Ibn Ezra offers the view that when it says ‘vayikra shmo – he called his name,” either the one who called him is meant or his father. This implies that the verse is ambiguous as to the source of the name.
Da’at Zekeinim leave no doubt as to whom to attribute this name, as they explain: The Hebrew name Yaakov consists of four letters: Yud, Ayin, Kuf and Beit. They explain that the four letters represent the future elevation of Hashem by Yaakov’s children when they will coronate Hashem. The letter Yud represents the Decalogue – the Ten Commandments (the actual basis for the entire Torah – followed only be the Jewish people), the letter Ayin, the numerical 70, represents the 70 Zekeinim – the Sages who lead the people in the proper path. (Again, only our people loyally follow the dictates of our Sages.) The letter Kuf, the numerical 100, represents the Sanctuary of the Temple that stood 100 amah high. (Again, it is only our people who for some two thousand years have kept the message of the Beit HaMikdash alive.) The letter Beit, the numerical two, again represents the Decalogue that was given in the form of two tablets [the mitzvot bein Adam laMakom – the commandments between man and G-d, as well as those bein Adam L’chaveiro – the commandments between man and his fellow].
It therefore seems that even the name Yaakov is a noble and respectful name as well as his name Yisrael; nonetheless we do not find that the tribes ever referred to or addressed Yaakov by that name. In fact it would seem that they were more respectful of the name Yaakov than the name Yisrael.
As for Esav, we find that Ba’al HaTurim (ad loc) explains this name as being one of significance. Esav is comprised of Ayin (numerical of seventy); Shin (numerical of three hundred) and Vov (the numerical of six), for a total of 376. Interestingly, the word shalom is comprised of Shin (300), Lamed (30); Vov (six) and Mem (40): also for a total of 376. Thus he learns that if not for the fact that his name equals Shalom, peace, Esav would destroy the world.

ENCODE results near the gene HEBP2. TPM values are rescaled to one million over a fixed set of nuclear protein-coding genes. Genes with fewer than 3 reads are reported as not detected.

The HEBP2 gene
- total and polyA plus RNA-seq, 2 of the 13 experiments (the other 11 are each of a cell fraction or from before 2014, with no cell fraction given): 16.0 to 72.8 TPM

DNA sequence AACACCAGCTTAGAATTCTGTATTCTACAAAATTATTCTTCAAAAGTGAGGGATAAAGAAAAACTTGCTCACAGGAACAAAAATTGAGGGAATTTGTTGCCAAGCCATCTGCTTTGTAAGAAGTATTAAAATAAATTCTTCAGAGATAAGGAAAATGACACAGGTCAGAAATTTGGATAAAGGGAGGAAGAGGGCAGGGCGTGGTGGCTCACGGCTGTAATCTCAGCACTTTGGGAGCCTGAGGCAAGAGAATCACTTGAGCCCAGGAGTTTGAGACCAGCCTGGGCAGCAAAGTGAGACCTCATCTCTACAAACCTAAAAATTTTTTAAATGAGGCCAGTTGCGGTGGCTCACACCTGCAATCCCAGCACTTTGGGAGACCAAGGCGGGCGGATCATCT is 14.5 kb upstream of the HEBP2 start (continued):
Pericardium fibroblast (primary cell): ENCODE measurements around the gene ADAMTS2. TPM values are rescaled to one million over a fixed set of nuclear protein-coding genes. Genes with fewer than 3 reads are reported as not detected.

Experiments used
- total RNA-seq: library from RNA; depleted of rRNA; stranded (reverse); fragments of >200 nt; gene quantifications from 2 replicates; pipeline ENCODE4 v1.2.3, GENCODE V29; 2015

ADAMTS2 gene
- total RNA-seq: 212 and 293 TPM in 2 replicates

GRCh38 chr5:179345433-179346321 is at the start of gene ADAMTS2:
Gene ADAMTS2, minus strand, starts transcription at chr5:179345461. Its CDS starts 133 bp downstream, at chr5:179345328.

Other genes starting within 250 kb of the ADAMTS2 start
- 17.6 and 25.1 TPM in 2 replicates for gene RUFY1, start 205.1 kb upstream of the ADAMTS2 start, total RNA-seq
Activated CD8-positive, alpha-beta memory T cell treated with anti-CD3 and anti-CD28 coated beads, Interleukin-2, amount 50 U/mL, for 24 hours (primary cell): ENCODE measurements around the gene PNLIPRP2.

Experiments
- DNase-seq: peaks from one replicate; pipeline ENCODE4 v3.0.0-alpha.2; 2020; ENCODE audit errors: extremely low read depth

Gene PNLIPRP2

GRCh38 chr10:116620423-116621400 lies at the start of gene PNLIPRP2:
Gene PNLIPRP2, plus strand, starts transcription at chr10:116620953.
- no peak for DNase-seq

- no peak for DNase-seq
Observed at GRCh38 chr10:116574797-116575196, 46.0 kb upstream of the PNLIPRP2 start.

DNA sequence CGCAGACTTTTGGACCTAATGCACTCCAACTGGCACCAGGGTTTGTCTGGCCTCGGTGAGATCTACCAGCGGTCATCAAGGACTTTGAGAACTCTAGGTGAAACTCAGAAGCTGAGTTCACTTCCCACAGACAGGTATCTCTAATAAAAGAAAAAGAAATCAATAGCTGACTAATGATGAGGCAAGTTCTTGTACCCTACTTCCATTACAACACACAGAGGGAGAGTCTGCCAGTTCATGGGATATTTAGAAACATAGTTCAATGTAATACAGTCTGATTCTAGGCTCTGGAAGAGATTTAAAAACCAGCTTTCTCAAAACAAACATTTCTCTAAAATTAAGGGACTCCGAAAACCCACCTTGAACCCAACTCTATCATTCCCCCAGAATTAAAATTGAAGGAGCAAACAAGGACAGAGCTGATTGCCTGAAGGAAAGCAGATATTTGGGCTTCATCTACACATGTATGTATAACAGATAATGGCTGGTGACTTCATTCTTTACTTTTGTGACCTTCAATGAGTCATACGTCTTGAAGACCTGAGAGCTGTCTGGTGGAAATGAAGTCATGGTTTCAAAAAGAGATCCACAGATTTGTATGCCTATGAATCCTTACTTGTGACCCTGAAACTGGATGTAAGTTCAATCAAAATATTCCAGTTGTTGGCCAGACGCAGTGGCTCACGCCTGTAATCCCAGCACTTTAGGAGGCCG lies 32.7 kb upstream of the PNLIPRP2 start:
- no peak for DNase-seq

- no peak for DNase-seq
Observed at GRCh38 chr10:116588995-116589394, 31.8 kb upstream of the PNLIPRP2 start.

He offers yet another and more intriguing interpretation: “Esav, She bah zeh V’hishlim l’ayin umot she boroti ba’olam – he is called Esav, because with this one came the completion of the seventy nations of Hashem’s design for this world.
We seem to be left with the possibility that Esav, too, is an elevated name. Yet we never think of Esav in those terms. Rabbi Nissan Alpert (Limudei Nissan) notes the numerical equivalency, which he too finds quite astonishing. He therefore goes on to explain it as follows. There are two types of shalom, there is one type of shalom which is shleimut, completeness. There is a shalom that manifests ‘real and sincere’ shleimut and then there is a shalom that manifests an artificial and false shleimut. As proof, the verse states: And the first came out red, all over like a hairy garment; so they named him Esau.” Explains Rabbi Alpert, he was completely covered with hair, that the hair covered the true nature of [the weakness and wickedness of] his flesh.
(To be continued)